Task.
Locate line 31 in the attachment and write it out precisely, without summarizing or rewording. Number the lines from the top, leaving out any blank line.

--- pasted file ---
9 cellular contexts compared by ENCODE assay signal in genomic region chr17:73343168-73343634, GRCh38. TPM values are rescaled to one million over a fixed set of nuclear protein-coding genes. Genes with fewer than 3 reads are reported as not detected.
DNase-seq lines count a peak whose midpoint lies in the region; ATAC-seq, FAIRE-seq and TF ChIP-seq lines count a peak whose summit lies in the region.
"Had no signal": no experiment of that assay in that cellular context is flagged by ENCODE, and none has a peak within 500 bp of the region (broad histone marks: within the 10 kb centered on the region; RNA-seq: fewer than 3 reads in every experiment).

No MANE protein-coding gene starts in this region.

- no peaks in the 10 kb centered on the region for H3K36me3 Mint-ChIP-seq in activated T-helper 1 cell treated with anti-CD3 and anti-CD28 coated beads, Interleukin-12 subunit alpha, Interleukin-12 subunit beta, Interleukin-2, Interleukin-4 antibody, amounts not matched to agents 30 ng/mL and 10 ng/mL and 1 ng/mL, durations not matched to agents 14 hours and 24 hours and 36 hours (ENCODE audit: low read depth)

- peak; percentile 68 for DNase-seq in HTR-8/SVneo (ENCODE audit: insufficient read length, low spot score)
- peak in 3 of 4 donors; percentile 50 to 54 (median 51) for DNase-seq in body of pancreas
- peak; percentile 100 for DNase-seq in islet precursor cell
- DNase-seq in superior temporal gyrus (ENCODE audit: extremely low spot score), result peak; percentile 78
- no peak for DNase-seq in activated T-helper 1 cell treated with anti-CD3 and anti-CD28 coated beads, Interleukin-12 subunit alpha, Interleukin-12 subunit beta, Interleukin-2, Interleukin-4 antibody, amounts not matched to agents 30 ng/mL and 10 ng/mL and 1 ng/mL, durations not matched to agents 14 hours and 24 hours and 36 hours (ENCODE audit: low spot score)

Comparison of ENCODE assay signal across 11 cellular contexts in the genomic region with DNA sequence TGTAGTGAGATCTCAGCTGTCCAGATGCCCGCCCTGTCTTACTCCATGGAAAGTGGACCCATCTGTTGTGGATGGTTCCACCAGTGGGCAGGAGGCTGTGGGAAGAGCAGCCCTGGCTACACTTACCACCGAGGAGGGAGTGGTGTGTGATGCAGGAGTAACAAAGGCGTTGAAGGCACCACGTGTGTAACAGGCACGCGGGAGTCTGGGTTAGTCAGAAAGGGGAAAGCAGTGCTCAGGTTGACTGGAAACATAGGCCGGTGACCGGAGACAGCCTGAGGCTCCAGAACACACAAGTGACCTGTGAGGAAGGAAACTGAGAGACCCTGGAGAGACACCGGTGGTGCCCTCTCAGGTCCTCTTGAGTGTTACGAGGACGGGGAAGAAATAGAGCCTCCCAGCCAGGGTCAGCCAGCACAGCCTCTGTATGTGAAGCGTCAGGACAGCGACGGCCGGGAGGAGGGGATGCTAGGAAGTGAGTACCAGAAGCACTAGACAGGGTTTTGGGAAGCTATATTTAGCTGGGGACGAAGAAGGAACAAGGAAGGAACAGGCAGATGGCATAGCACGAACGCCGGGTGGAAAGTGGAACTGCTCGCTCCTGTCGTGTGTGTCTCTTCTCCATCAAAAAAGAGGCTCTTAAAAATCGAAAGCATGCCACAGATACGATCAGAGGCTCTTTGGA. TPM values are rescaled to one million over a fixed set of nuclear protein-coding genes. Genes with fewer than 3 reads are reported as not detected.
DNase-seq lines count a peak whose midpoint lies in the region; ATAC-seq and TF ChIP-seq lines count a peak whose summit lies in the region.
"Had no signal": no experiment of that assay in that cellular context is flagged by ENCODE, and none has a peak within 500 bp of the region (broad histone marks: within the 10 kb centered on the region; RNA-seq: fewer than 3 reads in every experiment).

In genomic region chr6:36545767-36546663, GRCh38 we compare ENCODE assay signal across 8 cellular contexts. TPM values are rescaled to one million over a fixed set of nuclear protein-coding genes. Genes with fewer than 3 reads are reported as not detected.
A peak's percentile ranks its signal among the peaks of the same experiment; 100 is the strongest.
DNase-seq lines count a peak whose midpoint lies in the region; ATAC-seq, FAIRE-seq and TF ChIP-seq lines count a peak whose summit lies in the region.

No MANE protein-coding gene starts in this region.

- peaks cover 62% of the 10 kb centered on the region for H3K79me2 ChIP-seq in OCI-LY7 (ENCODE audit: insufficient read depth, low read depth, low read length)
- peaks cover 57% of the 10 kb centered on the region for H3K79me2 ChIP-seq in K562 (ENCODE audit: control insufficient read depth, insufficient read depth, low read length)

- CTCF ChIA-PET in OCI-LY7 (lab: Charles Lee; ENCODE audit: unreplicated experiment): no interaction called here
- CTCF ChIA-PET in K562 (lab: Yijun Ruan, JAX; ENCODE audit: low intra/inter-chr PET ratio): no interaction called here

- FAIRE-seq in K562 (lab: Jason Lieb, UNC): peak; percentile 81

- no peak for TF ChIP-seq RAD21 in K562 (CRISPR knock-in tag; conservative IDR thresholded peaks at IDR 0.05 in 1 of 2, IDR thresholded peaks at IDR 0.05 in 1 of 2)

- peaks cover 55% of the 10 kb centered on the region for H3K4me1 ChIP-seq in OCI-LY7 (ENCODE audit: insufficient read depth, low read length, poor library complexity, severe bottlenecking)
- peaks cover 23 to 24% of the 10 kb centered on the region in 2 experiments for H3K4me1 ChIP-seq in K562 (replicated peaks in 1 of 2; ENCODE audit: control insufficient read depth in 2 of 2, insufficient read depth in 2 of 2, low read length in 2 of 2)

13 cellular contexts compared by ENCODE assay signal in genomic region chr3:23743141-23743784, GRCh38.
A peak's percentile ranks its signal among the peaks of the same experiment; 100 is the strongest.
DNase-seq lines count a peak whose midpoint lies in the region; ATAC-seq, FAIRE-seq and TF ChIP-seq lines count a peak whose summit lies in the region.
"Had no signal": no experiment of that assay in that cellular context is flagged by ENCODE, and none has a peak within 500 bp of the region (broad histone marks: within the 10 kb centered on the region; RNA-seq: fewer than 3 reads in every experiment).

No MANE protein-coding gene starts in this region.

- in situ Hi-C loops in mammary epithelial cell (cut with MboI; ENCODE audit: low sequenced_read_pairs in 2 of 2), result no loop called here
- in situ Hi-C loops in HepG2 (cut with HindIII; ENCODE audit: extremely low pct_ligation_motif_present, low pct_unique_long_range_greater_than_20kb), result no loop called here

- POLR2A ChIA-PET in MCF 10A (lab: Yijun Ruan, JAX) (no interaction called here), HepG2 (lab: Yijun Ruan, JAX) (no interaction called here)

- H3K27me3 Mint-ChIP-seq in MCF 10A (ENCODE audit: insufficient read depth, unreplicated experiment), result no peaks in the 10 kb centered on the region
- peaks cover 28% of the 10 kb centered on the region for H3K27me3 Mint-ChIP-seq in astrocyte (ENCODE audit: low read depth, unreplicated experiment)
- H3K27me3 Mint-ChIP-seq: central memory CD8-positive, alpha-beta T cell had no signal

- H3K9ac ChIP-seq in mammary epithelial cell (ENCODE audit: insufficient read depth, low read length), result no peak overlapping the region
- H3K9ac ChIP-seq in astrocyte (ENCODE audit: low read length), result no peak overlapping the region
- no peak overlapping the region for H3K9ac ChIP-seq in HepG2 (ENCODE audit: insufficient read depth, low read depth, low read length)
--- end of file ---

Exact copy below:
- in situ Hi-C loops in mammary epithelial cell (cut with MboI; ENCODE audit: low sequenced_read_pairs in 2 of 2), result no loop called here